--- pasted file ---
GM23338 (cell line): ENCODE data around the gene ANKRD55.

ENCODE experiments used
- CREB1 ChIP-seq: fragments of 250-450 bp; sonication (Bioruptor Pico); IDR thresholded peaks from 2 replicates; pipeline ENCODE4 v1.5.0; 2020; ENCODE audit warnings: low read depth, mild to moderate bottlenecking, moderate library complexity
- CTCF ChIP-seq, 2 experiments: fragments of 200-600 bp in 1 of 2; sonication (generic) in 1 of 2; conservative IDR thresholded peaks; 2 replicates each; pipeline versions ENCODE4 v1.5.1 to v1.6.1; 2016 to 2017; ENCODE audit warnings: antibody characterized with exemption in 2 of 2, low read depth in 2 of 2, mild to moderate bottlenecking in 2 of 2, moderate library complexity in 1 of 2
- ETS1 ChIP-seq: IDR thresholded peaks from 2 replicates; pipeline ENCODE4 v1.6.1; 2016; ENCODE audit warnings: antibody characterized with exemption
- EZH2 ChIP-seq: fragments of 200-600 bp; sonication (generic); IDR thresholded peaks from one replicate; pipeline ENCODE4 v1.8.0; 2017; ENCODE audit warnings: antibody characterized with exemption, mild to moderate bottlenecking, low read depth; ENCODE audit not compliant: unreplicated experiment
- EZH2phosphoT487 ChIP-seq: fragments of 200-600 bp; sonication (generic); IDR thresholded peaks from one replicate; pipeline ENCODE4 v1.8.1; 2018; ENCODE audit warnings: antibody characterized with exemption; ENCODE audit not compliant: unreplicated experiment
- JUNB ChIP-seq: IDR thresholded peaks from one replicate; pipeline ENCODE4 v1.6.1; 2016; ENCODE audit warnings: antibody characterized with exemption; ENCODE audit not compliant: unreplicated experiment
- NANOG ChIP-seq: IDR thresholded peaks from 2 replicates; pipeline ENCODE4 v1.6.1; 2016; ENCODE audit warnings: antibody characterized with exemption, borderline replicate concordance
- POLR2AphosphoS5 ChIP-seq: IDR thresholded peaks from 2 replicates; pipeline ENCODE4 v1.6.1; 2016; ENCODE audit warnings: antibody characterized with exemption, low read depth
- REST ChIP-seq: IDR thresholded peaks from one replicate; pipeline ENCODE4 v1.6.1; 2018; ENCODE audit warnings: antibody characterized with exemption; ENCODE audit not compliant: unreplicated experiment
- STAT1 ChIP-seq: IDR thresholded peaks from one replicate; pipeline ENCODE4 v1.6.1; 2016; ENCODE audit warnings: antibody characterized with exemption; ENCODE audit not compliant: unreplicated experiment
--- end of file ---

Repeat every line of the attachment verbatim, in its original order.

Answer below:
GM23338 (cell line): ENCODE data around the gene ANKRD55.

ENCODE experiments used
- CREB1 ChIP-seq: fragments of 250-450 bp; sonication (Bioruptor Pico); IDR thresholded peaks from 2 replicates; pipeline ENCODE4 v1.5.0; 2020; ENCODE audit warnings: low read depth, mild to moderate bottlenecking, moderate library complexity
- CTCF ChIP-seq, 2 experiments: fragments of 200-600 bp in 1 of 2; sonication (generic) in 1 of 2; conservative IDR thresholded peaks; 2 replicates each; pipeline versions ENCODE4 v1.5.1 to v1.6.1; 2016 to 2017; ENCODE audit warnings: antibody characterized with exemption in 2 of 2, low read depth in 2 of 2, mild to moderate bottlenecking in 2 of 2, moderate library complexity in 1 of 2
- ETS1 ChIP-seq: IDR thresholded peaks from 2 replicates; pipeline ENCODE4 v1.6.1; 2016; ENCODE audit warnings: antibody characterized with exemption
- EZH2 ChIP-seq: fragments of 200-600 bp; sonication (generic); IDR thresholded peaks from one replicate; pipeline ENCODE4 v1.8.0; 2017; ENCODE audit warnings: antibody characterized with exemption, mild to moderate bottlenecking, low read depth; ENCODE audit not compliant: unreplicated experiment
- EZH2phosphoT487 ChIP-seq: fragments of 200-600 bp; sonication (generic); IDR thresholded peaks from one replicate; pipeline ENCODE4 v1.8.1; 2018; ENCODE audit warnings: antibody characterized with exemption; ENCODE audit not compliant: unreplicated experiment
- JUNB ChIP-seq: IDR thresholded peaks from one replicate; pipeline ENCODE4 v1.6.1; 2016; ENCODE audit warnings: antibody characterized with exemption; ENCODE audit not compliant: unreplicated experiment
- NANOG ChIP-seq: IDR thresholded peaks from 2 replicates; pipeline ENCODE4 v1.6.1; 2016; ENCODE audit warnings: antibody characterized with exemption, borderline replicate concordance
- POLR2AphosphoS5 ChIP-seq: IDR thresholded peaks from 2 replicates; pipeline ENCODE4 v1.6.1; 2016; ENCODE audit warnings: antibody characterized with exemption, low read depth
- REST ChIP-seq: IDR thresholded peaks from one replicate; pipeline ENCODE4 v1.6.1; 2018; ENCODE audit warnings: antibody characterized with exemption; ENCODE audit not compliant: unreplicated experiment
- STAT1 ChIP-seq: IDR thresholded peaks from one replicate; pipeline ENCODE4 v1.6.1; 2016; ENCODE audit warnings: antibody characterized with exemption; ENCODE audit not compliant: unreplicated experiment